About women’s sexual dysfunction

Here are the categories of female sexual dysfunction, as defined in DSM-5:

  • Female sexual interest/arousal disorder (includes the former categories of hypoactive sexual desire disorder and female sexual arousal disorder): lack of, or significantly reduced, sexual interest/arousal, as manifested by at least three of the following:
    • Absent/reduced interest in sexual activity
    • Absent/reduced sexual/erotic thoughts or fantasies
    • No/reduced initiation of sexual activity, and typically unreceptive to a partner’s attempts to initiate
    • Absent/reduced sexual excitement/pleasure during sexual activity in almost all or all (approximately 75% to 100%) sexual encounters (in identified situational contexts or, if generalized, in all contexts)
    • Absent/reduced sexual interest/arousal in response to any internal or external sexual/erotic cues (eg, written, verbal, visual)
    • Absent/reduced genital or nongenital sensations during sexual activity in almost all or all (approximately 75% to 100%) sexual encounters (in identified situational contexts or, if generalized, in all contexts)
  • Female orgasmic disorder
  • Genito-pelvic pain/penetration disorder
  • Substance/medication-induced sexual dysfunction
  • Other specified sexual dysfunction
  • Unspecified sexual dysfunction

It was also unhelpful to describe Addyi as “Viagra for women,” given the different ways men and women experience and show arousal. Viagra is a vasodilator that can give a man an erection who has trouble getting one, an endpoint that is clearly defined and, in experimental settings, it is relatively easy to measure penile tumescence. In contrast, flibanserin is a mixed serotonin receptor agonist/antagonist targeting neurotransmitters, not the mechanics of blood flow. Researchers have devised a number of ways to measure female arousal, including tampon-shaped devices that measure engorgement of vaginal tissue. But in clinical and some research circumstances, a 19-question survey called the Female Sexual Function Index, is often used. Critics believe the survey is too vague a tool to use when prescribing a drug with potential side effects.

The FDA raised questions about the survey in its October draft guidelines, noting the lack of data to “adequately establish the validity of the instrument as a whole for regulatory purposes.”

Cindy Pearson

Handing women a libido pill feels too reminiscent of the days when women were told it was all in their heads, says Cindy Pearson of the National Women’s Health Network.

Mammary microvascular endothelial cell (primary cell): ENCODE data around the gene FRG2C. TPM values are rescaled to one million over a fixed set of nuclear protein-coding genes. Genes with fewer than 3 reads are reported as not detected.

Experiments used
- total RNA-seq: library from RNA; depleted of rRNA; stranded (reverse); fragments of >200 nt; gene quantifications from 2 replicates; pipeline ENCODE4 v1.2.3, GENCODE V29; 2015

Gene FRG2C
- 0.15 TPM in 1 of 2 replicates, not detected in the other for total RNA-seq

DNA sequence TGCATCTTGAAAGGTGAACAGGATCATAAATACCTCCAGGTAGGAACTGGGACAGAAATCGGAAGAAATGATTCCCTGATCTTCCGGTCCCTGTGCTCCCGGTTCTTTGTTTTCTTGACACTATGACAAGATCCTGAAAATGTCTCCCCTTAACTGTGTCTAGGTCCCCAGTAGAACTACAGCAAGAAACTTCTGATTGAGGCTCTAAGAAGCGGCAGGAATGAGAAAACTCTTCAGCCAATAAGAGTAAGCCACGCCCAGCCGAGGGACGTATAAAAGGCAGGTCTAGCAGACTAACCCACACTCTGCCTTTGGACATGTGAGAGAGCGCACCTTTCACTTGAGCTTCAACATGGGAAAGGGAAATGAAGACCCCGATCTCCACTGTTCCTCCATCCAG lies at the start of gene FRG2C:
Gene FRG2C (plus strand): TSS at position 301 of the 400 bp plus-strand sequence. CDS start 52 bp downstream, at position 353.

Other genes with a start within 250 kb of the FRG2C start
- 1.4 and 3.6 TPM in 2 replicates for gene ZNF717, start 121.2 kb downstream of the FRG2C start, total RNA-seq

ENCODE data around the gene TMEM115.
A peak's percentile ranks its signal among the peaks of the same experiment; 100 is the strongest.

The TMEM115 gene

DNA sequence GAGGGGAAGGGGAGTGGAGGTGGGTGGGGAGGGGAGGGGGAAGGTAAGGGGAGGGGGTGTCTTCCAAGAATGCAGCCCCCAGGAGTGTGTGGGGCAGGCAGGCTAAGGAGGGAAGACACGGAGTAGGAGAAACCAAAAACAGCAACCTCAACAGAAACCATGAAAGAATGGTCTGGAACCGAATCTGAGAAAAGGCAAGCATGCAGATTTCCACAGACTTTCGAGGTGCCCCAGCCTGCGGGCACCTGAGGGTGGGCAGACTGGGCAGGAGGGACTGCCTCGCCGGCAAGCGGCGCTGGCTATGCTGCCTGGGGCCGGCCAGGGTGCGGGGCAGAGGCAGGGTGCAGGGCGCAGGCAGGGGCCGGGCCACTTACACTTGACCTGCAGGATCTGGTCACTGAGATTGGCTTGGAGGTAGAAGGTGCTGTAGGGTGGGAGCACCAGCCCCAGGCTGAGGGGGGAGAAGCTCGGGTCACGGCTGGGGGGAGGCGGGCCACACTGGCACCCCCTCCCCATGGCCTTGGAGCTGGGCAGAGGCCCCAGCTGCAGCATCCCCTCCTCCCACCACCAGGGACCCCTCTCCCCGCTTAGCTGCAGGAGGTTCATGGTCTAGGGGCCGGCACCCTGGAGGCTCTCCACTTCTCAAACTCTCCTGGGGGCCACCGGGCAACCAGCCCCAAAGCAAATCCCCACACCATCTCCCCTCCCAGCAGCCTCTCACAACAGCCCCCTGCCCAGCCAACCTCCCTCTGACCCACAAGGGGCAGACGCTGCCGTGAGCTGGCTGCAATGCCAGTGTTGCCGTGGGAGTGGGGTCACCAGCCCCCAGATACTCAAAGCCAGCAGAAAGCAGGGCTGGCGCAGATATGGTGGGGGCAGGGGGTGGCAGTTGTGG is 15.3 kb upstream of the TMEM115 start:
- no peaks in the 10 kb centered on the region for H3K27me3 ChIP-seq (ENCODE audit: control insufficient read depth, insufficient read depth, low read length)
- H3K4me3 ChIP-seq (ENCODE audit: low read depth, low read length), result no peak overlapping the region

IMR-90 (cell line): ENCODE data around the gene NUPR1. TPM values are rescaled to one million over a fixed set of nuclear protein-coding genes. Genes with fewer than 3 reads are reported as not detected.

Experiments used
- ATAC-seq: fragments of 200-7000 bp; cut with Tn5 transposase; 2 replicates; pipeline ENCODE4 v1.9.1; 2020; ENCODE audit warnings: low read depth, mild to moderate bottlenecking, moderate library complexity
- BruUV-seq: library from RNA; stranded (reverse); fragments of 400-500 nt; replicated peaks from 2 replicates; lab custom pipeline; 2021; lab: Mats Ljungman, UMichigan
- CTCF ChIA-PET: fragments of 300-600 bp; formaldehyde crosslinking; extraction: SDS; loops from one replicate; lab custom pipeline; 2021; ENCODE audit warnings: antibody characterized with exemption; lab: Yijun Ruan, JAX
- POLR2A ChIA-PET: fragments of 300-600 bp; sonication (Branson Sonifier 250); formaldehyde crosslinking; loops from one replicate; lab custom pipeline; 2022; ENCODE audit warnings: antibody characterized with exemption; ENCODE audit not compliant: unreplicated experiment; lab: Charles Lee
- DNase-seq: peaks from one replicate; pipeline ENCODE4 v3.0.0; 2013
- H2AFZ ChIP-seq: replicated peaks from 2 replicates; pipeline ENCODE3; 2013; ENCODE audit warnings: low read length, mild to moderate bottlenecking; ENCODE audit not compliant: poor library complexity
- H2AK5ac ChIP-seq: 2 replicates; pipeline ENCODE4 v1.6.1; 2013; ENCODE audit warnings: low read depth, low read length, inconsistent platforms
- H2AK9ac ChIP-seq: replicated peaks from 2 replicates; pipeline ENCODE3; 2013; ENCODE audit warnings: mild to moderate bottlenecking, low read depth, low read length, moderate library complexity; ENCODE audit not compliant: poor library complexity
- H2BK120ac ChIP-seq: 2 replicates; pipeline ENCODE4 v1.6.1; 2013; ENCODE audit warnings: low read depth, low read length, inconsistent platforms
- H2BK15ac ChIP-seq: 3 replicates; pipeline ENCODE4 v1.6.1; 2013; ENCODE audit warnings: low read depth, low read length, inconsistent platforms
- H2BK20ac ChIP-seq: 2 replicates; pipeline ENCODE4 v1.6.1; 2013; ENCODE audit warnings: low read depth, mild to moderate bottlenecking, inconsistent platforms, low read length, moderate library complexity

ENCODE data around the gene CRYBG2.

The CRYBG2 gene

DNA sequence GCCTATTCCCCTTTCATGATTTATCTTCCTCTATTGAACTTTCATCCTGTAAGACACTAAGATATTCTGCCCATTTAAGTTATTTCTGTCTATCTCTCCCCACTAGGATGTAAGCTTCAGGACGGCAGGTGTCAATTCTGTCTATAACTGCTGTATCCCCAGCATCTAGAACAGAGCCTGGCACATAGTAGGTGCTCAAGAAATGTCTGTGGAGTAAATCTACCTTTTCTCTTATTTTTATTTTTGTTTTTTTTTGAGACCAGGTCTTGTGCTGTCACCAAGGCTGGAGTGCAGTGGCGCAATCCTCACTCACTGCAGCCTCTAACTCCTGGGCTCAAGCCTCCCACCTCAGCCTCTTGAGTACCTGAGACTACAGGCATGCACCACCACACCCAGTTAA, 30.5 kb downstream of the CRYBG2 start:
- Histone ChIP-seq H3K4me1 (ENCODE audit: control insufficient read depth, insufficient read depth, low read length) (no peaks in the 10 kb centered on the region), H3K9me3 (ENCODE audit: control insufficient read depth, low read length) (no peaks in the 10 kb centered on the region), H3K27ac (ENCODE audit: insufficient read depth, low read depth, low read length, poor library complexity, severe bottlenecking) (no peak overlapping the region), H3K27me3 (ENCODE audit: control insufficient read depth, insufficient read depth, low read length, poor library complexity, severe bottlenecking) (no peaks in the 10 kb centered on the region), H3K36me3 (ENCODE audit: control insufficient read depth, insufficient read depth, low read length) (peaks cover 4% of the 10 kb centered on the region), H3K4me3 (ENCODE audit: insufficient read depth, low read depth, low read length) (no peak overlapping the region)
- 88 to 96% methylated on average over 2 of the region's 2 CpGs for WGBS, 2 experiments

Cindy Pearson, executive director of the National Women’s Health Network, is uncomfortable putting the range of women’s sexual response into a single box. Her organization has long advocated against knee-jerk pharmaceutical solutions to women’s health problems, such as treating menopause as a disease that is treated with hormone replacement. Pearson worries that the whole process of drug approval, and meeting the threshold of insurance company coverage, forces a nuanced question into shades of black and white. The danger is that perfectly normal women existing happily at one end of the libido spectrum—or whose experiences differ from “normal” in some other way—end up feeling inadequate or that they need to be treated when they are not unhappy with their sex lives. “Women have been hurt by being told their experience was a medical problem,” Pearson says. Handing women a pill feels too reminiscent of days gone by when women’s medical complaints were “all in their heads,” she says.

But Krychman argues that there remains plenty of room for women to have varied sexual response and not be medicalized. Just because there may be a pharmaceutical treatment for the women who are having problems doesn’t mean all women with tame libidos need to feel the need to take a drug, he argues. He cited the many women who come to his Sexual Health Center in Newport Beach, Calif., who are very distressed about the impact of their lack of desire on their relationships and sense of self. “I would invite people to my clinical office to see these women. It’s not just about having a low libido. These women have health concerns that are impactful and problematic. There’s a distress component to it as well.”

Another factor in the debate is whether women’s sexual response tends to be more spontaneous or responsive. Pearson says flibanserin was being evaluated on a “male model of spontaneous desire,” while women may more commonly be interested in sex in response to a sexual situation. “The sad truth is, we don’t have any kind of research that would give us an idea of what’s normal in the broad swath of women,” she says.

Meanwhile, the women’s health advocates who found themselves at odds over flibanserin have made up, Pearson says, noting that they are usually shoulder-to-shoulder on issues such as access to the abortion pill. “We were kind of mad at each other, but it’s over now,” she says. “In light of Donald Trump, we’re very unified.”

Jan Greene is a veteran health care journalist based in Northern California. Her work has appeared in the Los Angeles Times, Health magazine, Hospitals & Health Networks, and many other publications.